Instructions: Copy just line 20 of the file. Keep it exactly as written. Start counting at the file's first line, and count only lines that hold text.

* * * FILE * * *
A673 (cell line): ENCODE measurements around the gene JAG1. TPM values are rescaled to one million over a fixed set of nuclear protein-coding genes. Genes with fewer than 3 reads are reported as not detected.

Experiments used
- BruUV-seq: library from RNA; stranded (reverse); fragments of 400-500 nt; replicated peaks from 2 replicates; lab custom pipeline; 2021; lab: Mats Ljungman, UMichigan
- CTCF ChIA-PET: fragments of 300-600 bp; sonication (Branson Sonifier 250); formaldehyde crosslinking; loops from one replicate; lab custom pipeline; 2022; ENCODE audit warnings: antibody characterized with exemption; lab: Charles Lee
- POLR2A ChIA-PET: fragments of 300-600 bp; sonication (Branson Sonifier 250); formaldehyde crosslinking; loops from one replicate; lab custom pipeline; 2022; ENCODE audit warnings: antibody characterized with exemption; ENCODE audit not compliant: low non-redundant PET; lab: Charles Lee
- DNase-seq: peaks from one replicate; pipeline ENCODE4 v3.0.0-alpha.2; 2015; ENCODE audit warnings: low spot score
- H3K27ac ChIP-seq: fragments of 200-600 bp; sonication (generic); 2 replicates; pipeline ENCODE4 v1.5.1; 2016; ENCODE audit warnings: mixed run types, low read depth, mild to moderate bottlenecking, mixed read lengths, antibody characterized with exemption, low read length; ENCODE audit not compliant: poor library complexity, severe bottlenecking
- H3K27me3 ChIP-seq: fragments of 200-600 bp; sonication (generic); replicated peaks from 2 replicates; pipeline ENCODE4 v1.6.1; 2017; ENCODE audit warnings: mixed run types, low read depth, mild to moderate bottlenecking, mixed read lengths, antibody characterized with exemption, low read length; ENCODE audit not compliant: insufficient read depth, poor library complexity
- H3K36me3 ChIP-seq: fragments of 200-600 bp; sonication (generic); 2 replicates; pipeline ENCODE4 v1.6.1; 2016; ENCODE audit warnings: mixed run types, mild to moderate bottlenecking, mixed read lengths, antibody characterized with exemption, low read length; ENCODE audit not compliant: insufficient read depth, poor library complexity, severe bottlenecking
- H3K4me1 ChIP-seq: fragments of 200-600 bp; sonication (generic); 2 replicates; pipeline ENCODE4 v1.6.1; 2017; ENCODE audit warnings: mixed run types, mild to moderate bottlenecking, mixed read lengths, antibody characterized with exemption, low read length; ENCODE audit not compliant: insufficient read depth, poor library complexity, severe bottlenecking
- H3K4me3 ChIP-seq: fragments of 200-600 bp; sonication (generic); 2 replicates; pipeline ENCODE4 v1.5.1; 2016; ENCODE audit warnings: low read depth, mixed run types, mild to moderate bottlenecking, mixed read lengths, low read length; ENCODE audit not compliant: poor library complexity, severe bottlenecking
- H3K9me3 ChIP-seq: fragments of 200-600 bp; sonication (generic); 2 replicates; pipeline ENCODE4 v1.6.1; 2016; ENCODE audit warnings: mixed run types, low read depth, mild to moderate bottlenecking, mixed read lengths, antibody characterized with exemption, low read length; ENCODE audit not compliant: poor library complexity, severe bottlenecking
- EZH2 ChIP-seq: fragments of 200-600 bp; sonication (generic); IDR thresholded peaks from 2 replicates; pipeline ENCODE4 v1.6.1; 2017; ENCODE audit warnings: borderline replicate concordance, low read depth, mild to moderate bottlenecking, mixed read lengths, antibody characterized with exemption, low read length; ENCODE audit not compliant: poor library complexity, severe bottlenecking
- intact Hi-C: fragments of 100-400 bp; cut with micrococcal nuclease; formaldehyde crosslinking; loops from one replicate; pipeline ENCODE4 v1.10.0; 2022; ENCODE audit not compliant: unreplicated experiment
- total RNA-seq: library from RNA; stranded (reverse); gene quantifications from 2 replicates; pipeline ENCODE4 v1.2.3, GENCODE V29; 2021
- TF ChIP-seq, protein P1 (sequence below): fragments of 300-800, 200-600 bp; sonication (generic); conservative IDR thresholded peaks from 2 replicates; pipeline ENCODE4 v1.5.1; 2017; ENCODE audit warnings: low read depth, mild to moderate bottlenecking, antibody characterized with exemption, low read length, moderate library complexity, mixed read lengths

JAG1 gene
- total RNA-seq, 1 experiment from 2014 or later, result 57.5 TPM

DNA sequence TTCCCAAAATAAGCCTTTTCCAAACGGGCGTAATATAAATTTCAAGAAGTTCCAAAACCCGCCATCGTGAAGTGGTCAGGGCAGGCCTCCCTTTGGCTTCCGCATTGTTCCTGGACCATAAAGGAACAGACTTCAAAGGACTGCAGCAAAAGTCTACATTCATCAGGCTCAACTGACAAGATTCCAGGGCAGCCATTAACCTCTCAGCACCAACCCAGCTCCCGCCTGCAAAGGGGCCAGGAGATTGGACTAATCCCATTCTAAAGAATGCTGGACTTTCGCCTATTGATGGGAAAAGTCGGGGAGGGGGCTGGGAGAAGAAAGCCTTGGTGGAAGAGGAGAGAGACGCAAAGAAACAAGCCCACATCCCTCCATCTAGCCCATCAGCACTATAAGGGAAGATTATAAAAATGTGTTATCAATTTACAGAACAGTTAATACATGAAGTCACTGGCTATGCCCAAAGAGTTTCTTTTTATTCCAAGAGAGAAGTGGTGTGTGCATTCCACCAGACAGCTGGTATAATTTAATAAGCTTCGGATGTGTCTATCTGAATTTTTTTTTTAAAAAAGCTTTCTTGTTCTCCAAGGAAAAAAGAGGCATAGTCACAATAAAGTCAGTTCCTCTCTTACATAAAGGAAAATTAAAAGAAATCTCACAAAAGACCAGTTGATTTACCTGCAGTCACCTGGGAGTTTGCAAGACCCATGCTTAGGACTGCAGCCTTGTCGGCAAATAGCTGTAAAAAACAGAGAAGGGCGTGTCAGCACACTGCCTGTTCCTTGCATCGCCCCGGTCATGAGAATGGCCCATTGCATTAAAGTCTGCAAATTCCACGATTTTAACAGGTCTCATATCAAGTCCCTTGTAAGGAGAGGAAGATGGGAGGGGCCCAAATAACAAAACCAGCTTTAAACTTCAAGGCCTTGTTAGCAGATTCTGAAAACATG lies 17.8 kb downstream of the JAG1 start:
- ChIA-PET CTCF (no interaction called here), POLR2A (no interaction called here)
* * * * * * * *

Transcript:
- ChIA-PET CTCF (no interaction called here), POLR2A (no interaction called here)